LEGISLATION AND PUBLIC POLICY
Current export restrictions do not prevent you from exportingstrong encryption; however, they do require that you not export strongencryption without a license from the government of one of thesethirty-three countries. To obtain that license, the exporter must articu-late what type of encryption technology is being exported, where it isbeing exported to, whether it is being sent to one of the seven terroristcountries, and in what way the encryption will be used once exported.
With a license, you can export from the United States the strongest,most powerful encryption technology available. What you cannot do,however, is just export it to anybody anywhere, regardless of the con-sequences. So, let me make that really clear from the outset.The introduction of digital technology and computer technologycreated an onslaught of encryption that is now publicly available forcommercial and individual uses.
Heretofore, the law enforcementcommunity was generally not concerned about encryption, becausethat community had not been exposed to encryption technology to anydegree. Nevertheless, encryption is now being used to protect all sortsof electronic communications, whether it be telephone calls, e-mailtrafﬁc, or stored data on your computers;
and, that is just thebeginning.
on the Judiciary
, 105th Cong. 41 (1997) (statement of Louis J. Freeh, Director, Fed-eral Bureau of Investigation) (stating that in contrast to national security interests of controlling export of encryption, law enforcement “is more concerned about the sig-niﬁcant and growing threat to public safety which could be caused by the proliferationand use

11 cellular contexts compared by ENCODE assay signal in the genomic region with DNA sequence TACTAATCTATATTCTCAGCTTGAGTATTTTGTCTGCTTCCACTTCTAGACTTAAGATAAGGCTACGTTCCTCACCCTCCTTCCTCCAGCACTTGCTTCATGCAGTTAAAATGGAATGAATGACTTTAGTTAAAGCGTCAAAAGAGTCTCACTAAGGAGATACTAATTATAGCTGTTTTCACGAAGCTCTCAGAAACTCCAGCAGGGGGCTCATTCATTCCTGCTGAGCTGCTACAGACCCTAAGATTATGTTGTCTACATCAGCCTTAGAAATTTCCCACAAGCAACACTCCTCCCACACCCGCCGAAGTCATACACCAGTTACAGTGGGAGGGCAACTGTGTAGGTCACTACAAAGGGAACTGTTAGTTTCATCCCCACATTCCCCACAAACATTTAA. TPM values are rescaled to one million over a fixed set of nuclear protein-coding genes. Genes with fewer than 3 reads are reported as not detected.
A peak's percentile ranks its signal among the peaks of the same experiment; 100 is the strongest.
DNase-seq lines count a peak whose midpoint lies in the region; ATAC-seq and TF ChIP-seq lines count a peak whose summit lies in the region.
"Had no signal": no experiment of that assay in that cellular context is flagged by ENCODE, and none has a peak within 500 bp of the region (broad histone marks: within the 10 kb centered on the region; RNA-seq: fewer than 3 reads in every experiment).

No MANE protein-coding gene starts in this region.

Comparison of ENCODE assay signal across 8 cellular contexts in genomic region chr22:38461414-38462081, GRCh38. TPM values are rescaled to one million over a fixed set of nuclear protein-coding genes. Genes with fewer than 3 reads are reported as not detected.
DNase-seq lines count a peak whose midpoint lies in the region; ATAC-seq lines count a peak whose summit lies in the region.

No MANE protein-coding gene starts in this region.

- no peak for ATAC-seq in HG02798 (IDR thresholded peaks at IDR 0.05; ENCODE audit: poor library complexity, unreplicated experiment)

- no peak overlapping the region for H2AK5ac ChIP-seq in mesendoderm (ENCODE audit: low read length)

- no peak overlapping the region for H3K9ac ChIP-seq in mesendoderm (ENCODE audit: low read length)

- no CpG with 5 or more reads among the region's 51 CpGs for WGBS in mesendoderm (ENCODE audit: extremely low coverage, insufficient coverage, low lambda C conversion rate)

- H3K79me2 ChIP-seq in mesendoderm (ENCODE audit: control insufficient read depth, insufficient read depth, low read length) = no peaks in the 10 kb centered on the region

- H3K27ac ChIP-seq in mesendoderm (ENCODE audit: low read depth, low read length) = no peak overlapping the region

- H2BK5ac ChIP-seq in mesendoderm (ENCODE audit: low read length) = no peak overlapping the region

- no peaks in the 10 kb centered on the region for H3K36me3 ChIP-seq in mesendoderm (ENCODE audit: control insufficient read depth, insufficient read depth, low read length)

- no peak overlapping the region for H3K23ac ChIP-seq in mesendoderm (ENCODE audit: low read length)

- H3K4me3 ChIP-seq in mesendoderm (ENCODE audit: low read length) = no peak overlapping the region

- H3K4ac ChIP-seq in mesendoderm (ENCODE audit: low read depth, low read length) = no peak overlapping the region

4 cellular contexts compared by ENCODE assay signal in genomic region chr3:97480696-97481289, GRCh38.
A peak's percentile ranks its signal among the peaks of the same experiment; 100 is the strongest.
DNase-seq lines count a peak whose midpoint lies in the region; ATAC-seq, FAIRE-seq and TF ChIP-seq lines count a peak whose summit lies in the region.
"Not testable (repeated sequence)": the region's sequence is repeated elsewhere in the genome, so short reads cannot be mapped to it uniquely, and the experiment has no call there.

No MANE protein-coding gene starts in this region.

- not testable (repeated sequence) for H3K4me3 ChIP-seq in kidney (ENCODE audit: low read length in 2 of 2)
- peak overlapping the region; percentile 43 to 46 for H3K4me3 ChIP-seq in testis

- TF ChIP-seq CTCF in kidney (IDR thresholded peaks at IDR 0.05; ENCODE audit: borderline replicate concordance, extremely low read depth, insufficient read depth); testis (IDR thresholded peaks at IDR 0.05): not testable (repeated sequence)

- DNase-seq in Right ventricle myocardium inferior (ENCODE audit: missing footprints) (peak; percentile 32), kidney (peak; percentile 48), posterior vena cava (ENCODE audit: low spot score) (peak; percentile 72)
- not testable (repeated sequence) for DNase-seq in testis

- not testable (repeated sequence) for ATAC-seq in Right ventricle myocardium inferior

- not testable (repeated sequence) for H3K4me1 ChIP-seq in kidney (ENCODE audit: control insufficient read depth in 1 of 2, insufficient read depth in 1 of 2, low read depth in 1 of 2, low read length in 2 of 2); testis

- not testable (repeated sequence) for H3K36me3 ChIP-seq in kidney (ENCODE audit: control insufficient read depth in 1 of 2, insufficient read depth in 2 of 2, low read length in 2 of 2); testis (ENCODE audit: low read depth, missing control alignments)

the United States of a communications infrastructure that supports theuse of strong encryption”) (emphasis added) [hereinafter Freeh Testimony].3.
Encryption Commodities and Software (ENC), 15 C.F.R. §740.17 (1999);Encryption Items, 15 C.F.R §742.15 (1999).The seven terrorist countries includeCuba, Iran, Iraq, Libya, North Korea, Sudan, and Syria.
15 C.F.R. §740.17. TheUnited States Department of Commerce Export Administration Regulations controlthe export of all encryption products except those encryption products speciﬁcallydesigned or modiﬁed for military use—which are regulated by the United States De-partment of State.
Exec. Order No. 13,026, 61 Fed. Reg. 58,767 (1996).4.
75-76 (1999) (emphasizing in-creased demand for encryption from businesses using encryption to protect them-selves against espionage by competitors and establishing secure links with partners,suppliers, and customers; bank and investment houses relying on encryption to ensureconﬁdentiality of their transactions; and individuals using encryption to protect pri-vate communications). As of September 1997, one source had identiﬁed 1,601 en-cryption products manufactured and distributed by 941 companies in at least 68countries.
, U.S. D
3 (1999) (reporting that encryption provides securityfor “conventional and cellular telephone conversations, facsimile transmissions, localand wide area networks, communications transmitted over the Internet (E-mail, etc.),personal computers, wireless communications systems, electronically stored informa-